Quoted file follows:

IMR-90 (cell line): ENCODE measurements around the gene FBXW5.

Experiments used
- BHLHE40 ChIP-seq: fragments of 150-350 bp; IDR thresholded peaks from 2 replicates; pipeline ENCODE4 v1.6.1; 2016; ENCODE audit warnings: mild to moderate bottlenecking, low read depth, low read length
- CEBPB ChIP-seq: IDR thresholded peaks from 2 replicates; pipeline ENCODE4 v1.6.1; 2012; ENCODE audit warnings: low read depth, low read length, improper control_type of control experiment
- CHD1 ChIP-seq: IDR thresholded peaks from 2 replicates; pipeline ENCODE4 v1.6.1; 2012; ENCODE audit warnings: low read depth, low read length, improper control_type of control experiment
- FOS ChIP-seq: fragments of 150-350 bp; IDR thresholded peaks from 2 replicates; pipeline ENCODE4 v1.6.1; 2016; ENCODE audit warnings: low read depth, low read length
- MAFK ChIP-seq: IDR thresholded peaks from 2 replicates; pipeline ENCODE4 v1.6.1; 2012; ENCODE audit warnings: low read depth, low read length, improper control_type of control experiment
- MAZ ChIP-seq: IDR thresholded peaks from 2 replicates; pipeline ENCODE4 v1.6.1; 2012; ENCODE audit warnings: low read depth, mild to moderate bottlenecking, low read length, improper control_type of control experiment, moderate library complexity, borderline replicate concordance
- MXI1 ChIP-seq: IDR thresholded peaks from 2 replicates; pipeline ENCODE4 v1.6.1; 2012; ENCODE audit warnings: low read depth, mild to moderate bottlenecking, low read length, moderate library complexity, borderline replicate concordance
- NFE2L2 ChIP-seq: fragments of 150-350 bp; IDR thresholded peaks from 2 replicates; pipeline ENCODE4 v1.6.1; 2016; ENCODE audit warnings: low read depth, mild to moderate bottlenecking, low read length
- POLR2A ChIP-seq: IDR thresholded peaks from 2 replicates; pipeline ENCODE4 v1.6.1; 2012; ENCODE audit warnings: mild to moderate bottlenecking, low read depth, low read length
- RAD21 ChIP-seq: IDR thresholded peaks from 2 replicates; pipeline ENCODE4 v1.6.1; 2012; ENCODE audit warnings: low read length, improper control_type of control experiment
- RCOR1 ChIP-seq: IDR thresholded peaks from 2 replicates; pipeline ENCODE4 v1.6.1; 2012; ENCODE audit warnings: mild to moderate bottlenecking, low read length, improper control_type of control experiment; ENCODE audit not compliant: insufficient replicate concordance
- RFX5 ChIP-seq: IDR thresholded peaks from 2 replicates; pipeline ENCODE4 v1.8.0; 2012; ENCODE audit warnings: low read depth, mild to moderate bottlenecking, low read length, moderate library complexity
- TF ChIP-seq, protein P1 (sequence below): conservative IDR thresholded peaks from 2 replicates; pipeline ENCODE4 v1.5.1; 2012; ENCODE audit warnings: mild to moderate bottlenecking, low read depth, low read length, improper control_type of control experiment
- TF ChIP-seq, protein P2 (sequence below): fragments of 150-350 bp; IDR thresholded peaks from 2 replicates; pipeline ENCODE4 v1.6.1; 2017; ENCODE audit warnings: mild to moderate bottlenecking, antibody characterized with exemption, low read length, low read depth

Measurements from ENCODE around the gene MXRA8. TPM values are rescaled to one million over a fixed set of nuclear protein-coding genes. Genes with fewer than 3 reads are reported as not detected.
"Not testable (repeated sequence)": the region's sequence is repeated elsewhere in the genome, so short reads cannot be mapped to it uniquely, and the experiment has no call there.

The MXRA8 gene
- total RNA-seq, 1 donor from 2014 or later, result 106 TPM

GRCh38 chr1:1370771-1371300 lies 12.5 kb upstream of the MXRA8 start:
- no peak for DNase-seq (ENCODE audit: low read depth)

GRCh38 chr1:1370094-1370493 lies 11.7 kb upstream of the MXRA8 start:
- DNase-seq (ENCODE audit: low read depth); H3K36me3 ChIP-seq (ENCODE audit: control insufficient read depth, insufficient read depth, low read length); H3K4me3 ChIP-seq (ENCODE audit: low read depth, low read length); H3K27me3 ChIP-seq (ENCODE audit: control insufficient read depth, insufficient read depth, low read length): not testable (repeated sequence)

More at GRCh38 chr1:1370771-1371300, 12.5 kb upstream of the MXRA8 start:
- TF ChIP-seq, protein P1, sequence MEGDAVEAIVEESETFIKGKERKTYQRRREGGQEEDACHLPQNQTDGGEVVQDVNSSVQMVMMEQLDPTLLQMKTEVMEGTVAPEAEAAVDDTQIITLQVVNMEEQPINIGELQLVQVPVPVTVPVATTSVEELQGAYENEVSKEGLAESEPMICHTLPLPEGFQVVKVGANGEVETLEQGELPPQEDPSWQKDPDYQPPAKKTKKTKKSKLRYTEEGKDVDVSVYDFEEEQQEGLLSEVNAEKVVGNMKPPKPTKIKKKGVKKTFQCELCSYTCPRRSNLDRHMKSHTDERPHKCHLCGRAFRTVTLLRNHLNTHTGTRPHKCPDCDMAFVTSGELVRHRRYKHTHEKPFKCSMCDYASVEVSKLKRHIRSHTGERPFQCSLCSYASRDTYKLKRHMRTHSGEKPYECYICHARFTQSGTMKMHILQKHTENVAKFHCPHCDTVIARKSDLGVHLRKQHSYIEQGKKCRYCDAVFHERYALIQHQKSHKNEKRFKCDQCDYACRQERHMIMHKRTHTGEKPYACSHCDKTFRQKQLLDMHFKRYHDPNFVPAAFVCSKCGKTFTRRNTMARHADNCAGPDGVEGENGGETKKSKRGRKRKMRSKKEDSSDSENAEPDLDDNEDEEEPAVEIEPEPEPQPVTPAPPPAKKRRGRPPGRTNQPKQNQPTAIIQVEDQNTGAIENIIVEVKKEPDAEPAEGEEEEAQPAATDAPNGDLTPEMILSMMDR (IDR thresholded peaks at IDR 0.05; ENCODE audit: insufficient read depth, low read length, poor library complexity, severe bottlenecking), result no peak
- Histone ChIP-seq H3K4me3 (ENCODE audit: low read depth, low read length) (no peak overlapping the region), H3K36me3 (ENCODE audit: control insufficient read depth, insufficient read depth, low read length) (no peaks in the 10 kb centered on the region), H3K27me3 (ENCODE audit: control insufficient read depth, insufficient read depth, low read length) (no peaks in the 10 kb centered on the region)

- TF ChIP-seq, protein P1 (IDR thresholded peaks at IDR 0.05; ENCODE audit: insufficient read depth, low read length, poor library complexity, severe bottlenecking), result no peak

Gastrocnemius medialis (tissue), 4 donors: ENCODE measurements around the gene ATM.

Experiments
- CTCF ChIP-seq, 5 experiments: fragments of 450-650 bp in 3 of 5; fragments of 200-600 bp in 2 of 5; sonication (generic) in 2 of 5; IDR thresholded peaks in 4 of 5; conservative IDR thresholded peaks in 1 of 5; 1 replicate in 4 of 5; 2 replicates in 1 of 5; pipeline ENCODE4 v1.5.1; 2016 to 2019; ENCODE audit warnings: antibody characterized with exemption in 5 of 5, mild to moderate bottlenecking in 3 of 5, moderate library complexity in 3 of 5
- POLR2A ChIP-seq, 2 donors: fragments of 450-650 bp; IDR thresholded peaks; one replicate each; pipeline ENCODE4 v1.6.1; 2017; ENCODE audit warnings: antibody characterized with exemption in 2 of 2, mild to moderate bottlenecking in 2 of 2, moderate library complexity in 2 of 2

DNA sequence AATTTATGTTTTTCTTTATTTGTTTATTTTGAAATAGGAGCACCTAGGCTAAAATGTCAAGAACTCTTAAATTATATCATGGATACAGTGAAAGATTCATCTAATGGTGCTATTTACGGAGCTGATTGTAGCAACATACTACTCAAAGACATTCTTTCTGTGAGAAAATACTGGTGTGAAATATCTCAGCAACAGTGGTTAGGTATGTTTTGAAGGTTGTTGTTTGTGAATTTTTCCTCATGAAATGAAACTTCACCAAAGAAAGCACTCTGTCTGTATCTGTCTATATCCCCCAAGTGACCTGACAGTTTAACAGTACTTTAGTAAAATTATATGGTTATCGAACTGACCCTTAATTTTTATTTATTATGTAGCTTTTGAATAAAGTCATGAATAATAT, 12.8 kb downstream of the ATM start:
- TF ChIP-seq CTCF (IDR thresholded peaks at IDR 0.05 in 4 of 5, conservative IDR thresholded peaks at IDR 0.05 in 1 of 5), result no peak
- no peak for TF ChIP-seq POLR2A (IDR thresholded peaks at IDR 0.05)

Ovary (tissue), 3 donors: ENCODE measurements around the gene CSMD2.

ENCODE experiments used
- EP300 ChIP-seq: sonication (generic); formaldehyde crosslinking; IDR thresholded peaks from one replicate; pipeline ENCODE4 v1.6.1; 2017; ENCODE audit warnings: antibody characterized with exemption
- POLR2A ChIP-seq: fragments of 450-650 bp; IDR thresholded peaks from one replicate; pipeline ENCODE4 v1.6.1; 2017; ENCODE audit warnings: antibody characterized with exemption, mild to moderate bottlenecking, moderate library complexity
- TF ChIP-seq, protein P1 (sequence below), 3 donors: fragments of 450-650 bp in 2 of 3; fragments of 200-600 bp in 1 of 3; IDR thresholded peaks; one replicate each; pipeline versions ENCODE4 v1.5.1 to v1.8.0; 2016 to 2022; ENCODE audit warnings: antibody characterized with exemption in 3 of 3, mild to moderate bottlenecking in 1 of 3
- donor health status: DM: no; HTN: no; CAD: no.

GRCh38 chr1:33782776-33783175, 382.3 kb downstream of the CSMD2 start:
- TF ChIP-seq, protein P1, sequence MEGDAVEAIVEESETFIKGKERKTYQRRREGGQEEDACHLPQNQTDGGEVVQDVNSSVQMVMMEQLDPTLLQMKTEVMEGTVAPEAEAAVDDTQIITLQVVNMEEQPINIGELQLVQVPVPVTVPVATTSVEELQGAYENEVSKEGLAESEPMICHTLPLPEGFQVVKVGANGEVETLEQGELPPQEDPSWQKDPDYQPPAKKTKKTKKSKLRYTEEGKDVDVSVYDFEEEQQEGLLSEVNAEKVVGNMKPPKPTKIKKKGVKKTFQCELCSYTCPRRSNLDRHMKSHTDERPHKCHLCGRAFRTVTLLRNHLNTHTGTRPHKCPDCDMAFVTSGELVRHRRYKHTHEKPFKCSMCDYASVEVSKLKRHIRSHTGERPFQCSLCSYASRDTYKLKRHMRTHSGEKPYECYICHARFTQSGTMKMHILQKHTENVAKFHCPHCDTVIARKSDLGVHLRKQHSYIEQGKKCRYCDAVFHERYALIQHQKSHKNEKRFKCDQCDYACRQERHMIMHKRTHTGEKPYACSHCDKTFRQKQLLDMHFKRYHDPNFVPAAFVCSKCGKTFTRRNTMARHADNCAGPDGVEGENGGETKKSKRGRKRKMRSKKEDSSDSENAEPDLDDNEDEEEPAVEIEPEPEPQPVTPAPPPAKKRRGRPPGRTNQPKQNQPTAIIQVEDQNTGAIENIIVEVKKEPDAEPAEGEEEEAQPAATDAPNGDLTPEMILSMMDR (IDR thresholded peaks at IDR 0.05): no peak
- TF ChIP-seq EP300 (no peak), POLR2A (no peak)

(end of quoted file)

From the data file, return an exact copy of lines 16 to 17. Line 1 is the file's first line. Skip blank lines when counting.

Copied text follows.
- TF ChIP-seq, protein P2 (sequence below): fragments of 150-350 bp; IDR thresholded peaks from 2 replicates; pipeline ENCODE4 v1.6.1; 2017; ENCODE audit warnings: mild to moderate bottlenecking, antibody characterized with exemption, low read length, low read depth

Measurements from ENCODE around the gene MXRA8. TPM values are rescaled to one million over a fixed set of nuclear protein-coding genes. Genes with fewer than 3 reads are reported as not detected.